How did I get a “dropped bladder”?
Your doctor may have told you that you have “a dropped bladder” and this could be the reason for leakage of urine, going to the bathroom frequently or feeling a bulge or pressure in the vagina. What is a “dropped bladder”? How do women get his condition? , and how is treated?
“A dropped bladder” , “cystocele” and “bladder prolapse” are all terms used to describe the weakness of the support structures separating the bladder from the vagina leading to the sagging of the bladder into the vagina which causes a feeling of a bulge or fullness in the vagina and sometimes a protrusion felt coming outside of the vaginal opening. Other associated symptoms may include frequent urination, urinary leakage and difficulty emptying the bladder.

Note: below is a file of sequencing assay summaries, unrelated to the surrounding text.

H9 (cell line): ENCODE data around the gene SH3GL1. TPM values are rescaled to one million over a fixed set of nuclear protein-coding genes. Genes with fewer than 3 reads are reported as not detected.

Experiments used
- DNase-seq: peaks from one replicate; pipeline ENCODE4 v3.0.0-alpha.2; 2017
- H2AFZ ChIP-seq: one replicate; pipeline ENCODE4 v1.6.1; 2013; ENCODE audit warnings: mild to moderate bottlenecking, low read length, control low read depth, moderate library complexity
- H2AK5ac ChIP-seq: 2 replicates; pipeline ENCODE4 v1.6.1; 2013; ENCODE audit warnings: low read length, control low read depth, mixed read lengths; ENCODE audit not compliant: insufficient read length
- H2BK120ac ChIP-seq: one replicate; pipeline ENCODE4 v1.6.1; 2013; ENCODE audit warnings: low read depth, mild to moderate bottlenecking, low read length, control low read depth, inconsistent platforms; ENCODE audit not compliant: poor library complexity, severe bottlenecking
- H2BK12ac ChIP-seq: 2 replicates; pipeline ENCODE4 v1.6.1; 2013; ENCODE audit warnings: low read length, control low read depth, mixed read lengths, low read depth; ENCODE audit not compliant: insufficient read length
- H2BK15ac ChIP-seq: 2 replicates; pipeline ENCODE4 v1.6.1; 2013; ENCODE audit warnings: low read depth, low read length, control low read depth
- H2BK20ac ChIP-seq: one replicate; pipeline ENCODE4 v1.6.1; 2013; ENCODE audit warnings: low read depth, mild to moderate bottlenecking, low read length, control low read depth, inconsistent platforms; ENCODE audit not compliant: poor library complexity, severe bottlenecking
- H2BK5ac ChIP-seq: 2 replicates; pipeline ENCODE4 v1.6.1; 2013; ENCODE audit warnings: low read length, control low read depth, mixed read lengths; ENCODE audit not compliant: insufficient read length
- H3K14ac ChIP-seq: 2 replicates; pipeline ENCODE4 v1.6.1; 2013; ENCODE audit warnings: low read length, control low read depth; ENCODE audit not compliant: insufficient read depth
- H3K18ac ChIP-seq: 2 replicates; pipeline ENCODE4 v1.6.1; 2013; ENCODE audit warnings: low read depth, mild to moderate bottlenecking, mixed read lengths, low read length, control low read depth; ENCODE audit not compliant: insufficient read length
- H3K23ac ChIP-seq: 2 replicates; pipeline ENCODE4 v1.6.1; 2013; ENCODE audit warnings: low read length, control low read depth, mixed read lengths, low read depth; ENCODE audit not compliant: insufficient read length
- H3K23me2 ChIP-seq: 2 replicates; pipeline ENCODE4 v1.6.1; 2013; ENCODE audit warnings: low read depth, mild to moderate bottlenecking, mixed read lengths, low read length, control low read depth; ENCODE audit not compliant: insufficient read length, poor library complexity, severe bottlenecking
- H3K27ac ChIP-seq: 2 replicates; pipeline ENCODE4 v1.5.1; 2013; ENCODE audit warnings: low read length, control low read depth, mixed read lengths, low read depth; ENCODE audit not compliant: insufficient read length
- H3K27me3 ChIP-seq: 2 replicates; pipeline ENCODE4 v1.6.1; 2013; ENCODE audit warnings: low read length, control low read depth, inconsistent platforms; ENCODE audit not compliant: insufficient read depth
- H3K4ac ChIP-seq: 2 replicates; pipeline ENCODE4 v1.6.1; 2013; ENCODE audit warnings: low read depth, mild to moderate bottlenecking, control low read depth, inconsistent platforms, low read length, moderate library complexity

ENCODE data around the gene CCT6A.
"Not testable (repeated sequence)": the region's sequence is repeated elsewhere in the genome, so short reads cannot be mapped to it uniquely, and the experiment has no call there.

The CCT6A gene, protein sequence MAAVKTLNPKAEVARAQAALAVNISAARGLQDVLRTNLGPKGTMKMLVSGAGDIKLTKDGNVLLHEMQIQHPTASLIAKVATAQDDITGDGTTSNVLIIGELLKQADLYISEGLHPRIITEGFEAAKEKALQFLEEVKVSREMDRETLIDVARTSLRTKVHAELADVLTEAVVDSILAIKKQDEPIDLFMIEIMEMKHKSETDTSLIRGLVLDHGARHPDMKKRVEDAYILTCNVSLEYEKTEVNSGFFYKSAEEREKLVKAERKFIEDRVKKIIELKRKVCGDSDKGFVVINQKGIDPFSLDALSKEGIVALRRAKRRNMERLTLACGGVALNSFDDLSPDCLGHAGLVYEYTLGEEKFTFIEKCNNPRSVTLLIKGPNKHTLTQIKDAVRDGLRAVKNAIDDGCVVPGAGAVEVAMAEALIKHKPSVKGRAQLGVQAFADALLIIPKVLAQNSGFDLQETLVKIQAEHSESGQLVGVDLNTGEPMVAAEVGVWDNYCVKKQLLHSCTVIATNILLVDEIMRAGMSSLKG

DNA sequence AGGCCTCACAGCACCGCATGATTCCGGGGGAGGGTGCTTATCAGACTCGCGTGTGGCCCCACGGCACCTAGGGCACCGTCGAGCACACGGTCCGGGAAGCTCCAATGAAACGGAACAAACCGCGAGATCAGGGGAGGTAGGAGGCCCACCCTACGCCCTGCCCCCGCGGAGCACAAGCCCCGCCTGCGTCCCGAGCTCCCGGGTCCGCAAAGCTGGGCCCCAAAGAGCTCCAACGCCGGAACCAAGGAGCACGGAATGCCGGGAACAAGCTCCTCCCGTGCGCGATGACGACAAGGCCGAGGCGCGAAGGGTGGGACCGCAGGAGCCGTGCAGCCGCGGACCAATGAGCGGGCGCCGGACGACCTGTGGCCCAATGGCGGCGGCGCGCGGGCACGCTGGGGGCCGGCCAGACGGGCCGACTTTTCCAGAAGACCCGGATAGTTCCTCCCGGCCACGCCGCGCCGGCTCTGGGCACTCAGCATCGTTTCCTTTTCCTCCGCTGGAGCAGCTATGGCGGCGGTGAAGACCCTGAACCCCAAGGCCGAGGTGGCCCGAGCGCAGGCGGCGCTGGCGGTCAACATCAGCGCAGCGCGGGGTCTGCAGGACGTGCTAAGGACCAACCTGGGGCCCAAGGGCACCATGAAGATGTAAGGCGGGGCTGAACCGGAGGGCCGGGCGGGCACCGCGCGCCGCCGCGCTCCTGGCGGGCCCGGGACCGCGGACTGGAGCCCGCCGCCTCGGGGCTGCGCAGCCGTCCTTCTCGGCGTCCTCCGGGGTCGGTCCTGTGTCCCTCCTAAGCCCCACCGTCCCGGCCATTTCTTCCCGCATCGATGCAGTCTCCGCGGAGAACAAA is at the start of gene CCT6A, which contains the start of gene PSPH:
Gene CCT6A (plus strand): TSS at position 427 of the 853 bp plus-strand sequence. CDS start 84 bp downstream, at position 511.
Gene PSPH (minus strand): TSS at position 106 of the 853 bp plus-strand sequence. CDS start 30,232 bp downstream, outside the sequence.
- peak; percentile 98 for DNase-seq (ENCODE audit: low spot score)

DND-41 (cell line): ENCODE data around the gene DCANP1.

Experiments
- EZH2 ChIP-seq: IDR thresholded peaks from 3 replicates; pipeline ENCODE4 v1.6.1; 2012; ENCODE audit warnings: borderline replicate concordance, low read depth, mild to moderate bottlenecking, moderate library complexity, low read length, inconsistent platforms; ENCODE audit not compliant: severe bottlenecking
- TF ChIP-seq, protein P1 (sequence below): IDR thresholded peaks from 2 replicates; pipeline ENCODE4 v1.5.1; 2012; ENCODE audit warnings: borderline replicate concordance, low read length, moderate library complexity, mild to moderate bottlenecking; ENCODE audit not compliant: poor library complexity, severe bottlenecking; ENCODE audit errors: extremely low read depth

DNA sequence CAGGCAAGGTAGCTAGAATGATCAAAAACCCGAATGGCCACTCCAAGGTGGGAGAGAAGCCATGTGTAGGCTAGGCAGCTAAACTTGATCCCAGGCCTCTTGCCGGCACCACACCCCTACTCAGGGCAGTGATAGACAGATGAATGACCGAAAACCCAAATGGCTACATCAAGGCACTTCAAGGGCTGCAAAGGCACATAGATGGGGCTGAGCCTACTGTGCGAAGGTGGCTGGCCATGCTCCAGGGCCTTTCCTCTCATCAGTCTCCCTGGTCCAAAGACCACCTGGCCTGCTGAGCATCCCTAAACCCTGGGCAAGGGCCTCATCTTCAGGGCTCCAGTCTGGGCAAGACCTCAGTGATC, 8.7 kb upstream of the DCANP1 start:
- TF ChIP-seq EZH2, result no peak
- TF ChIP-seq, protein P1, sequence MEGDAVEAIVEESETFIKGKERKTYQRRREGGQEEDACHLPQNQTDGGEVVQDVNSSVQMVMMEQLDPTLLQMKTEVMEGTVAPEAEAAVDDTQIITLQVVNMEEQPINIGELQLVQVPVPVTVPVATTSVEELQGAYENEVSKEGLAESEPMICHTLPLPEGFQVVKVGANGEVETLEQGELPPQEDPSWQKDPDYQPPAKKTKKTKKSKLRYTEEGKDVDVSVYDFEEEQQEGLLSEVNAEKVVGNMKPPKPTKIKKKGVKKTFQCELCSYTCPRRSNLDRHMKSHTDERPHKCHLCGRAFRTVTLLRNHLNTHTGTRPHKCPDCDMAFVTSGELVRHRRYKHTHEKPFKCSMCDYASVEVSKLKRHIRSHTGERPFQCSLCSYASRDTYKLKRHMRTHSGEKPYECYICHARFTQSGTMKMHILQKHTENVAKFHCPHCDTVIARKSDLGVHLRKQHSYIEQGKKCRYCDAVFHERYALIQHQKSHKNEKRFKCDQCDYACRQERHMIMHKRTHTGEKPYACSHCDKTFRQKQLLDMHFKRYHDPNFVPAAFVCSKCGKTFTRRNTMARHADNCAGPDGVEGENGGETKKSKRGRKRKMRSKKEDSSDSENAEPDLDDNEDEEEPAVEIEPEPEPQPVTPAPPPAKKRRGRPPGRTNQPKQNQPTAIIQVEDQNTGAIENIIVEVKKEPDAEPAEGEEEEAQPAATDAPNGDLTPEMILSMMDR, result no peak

The most common cause of a “dropped bladder” is injury to the pelvic floor support structures during a vaginal delivery especially with delivering large babies, tears during the delivery or the usage of forceps or suction device during the delivery. Other causes may include hereditary weakness in pelvic support structures, chronic constipation and chronic heavy weight lifting.
Here are some facts on female “dropped bladder”:
- 50% of women who had children will develop Vaginal Prolapse
- 11% of US women will require surgery for Vaginal Prolapse
- 15-20 million people in the US have bladder control problems, and it is twice as common in women than men
- 10-60% of women report urinary incontinence
- 30-50% of women never seek treatment
- 80-90% of cases can be treated successfully
- Billions of dollars spent annually on incontinence products.
“Dropped bladder” is not a natural part of the aging process and is a treatable condition. The best type of physicans to treat this condition are Urogynecology specialists who specialize in female bladder disorders. An Urogynecologist will offer you the appropriate bladder testing, surgical or non-surgical treatment options depending on your case.
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